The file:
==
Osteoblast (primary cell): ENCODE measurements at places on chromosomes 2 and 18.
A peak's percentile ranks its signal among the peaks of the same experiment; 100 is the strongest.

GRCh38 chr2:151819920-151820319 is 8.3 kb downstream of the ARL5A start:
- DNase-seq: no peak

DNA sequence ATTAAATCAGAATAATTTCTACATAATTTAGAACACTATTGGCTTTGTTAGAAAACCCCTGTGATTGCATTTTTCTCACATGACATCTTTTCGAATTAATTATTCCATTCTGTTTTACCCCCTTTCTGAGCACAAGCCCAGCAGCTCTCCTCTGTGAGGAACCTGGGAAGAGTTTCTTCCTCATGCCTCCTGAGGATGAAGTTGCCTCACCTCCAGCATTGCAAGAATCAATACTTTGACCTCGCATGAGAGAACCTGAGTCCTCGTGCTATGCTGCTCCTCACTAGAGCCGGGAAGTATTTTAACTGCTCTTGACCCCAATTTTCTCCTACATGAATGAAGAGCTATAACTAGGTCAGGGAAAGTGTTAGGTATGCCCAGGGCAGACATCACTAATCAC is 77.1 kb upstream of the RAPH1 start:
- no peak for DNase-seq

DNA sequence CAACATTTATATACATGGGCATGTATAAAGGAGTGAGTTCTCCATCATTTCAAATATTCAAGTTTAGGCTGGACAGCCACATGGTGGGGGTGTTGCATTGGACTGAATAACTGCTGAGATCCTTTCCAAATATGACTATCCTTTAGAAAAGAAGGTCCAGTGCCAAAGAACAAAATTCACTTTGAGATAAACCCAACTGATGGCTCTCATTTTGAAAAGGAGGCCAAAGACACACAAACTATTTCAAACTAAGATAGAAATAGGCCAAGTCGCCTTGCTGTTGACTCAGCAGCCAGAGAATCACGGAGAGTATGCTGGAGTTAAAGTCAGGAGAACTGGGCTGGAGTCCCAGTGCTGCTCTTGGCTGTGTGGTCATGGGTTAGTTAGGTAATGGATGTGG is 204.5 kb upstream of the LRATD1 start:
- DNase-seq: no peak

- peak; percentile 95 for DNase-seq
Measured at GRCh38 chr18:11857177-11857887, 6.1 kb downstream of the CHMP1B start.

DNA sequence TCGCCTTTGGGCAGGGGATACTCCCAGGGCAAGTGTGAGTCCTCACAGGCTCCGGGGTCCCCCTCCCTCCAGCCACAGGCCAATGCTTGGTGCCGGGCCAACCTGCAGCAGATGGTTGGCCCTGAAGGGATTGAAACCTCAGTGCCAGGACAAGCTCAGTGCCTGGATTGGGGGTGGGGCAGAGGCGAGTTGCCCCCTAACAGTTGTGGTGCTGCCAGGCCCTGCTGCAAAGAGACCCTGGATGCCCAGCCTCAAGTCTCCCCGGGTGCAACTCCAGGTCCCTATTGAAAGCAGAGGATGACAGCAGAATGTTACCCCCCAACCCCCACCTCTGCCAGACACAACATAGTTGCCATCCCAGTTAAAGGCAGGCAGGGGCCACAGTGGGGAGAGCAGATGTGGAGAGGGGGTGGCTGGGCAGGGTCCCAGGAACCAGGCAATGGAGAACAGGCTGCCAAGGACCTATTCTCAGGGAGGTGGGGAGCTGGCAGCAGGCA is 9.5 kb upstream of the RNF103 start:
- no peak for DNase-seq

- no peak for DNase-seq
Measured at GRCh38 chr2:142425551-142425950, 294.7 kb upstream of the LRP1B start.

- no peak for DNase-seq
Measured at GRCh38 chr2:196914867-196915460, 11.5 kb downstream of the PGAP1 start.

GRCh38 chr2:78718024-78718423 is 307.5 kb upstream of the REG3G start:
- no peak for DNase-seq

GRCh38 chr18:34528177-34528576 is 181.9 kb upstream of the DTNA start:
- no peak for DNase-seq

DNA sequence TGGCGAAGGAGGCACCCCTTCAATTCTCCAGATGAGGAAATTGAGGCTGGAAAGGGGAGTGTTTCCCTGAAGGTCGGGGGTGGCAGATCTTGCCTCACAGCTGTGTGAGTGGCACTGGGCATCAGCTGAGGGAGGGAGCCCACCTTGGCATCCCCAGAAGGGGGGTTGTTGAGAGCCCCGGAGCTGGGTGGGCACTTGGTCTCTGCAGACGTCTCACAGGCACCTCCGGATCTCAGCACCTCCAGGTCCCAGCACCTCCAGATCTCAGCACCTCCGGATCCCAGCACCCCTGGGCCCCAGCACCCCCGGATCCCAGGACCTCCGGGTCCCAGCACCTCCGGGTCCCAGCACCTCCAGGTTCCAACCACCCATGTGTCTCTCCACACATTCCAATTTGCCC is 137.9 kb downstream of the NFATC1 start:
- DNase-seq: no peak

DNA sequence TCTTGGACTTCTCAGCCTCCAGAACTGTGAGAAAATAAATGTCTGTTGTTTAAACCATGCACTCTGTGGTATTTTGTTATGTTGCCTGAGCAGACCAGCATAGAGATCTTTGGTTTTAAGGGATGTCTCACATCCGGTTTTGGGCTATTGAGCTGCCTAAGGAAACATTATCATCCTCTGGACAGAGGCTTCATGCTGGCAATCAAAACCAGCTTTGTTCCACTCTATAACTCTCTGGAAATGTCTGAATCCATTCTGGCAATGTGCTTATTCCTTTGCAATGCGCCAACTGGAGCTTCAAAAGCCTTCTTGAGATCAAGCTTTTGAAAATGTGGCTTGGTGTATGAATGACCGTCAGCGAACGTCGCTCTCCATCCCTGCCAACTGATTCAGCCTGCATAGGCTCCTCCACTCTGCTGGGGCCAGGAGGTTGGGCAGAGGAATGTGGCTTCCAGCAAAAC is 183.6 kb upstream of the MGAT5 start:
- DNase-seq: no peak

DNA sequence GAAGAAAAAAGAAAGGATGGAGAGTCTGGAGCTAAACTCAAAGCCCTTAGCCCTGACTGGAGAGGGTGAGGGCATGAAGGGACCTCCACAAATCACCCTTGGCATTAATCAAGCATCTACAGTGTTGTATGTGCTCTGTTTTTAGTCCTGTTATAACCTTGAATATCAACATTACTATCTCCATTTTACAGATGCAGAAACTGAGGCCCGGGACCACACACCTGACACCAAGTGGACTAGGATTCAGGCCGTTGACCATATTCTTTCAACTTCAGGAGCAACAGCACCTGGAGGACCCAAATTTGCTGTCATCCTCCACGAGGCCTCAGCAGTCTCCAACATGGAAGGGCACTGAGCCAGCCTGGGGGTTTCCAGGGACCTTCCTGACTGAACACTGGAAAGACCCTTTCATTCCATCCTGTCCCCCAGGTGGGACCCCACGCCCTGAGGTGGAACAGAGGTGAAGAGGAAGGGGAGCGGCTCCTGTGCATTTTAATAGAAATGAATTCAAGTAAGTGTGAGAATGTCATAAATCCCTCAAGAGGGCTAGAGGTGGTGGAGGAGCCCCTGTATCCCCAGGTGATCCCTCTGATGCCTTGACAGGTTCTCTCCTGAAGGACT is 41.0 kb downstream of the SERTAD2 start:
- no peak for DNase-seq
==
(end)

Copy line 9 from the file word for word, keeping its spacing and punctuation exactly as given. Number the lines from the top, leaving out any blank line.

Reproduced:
- peak; percentile 95 for DNase-seq